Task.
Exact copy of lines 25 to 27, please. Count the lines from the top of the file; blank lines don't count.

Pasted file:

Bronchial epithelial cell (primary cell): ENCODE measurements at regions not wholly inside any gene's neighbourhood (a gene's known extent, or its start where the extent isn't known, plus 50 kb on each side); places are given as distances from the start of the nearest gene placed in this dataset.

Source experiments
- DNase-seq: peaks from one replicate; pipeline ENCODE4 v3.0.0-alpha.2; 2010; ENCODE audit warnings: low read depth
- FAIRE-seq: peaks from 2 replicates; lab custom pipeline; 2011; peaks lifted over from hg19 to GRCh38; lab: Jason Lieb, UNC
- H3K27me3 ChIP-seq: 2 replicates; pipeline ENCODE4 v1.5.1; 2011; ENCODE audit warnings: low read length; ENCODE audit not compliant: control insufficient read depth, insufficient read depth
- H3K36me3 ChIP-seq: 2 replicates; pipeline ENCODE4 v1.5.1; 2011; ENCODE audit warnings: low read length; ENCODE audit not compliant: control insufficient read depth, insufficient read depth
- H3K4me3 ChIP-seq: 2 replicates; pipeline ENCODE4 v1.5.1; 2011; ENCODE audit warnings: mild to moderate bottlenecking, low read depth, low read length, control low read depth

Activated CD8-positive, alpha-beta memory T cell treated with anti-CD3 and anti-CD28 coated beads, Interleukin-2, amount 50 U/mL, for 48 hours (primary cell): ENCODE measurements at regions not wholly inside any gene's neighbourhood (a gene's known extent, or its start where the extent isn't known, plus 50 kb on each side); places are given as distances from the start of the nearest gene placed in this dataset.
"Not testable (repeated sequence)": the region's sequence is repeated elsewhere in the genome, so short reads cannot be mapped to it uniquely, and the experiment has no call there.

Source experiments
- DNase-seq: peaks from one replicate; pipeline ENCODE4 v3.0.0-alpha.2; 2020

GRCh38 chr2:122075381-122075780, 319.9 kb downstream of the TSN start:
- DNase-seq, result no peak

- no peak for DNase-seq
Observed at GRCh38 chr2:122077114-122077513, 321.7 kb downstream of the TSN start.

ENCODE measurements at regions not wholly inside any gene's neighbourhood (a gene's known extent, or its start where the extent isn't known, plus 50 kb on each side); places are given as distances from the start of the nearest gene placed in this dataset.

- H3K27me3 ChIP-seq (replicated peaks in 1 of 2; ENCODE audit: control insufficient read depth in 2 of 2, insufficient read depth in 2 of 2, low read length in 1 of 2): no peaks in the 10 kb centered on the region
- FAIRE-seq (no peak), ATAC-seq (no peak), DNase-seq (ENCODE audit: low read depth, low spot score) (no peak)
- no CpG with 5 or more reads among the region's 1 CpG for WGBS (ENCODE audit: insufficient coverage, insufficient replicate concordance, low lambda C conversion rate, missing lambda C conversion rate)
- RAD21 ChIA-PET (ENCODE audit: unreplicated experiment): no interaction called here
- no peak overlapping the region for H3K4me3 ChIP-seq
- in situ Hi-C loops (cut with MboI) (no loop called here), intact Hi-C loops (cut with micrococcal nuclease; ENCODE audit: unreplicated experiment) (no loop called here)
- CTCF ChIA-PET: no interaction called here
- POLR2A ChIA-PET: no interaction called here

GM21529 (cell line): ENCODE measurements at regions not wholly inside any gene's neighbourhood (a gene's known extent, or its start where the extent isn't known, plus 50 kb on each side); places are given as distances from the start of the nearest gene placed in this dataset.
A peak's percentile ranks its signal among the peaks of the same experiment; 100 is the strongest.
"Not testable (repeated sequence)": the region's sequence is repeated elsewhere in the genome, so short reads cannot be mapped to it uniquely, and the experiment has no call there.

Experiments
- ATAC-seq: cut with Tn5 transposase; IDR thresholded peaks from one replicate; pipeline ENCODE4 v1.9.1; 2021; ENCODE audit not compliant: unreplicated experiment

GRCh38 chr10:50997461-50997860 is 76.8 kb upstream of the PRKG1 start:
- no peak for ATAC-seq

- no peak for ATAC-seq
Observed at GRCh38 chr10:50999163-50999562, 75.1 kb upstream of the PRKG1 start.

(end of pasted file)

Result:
GM21529 (cell line): ENCODE measurements at regions not wholly inside any gene's neighbourhood (a gene's known extent, or its start where the extent isn't known, plus 50 kb on each side); places are given as distances from the start of the nearest gene placed in this dataset.
A peak's percentile ranks its signal among the peaks of the same experiment; 100 is the strongest.
"Not testable (repeated sequence)": the region's sequence is repeated elsewhere in the genome, so short reads cannot be mapped to it uniquely, and the experiment has no call there.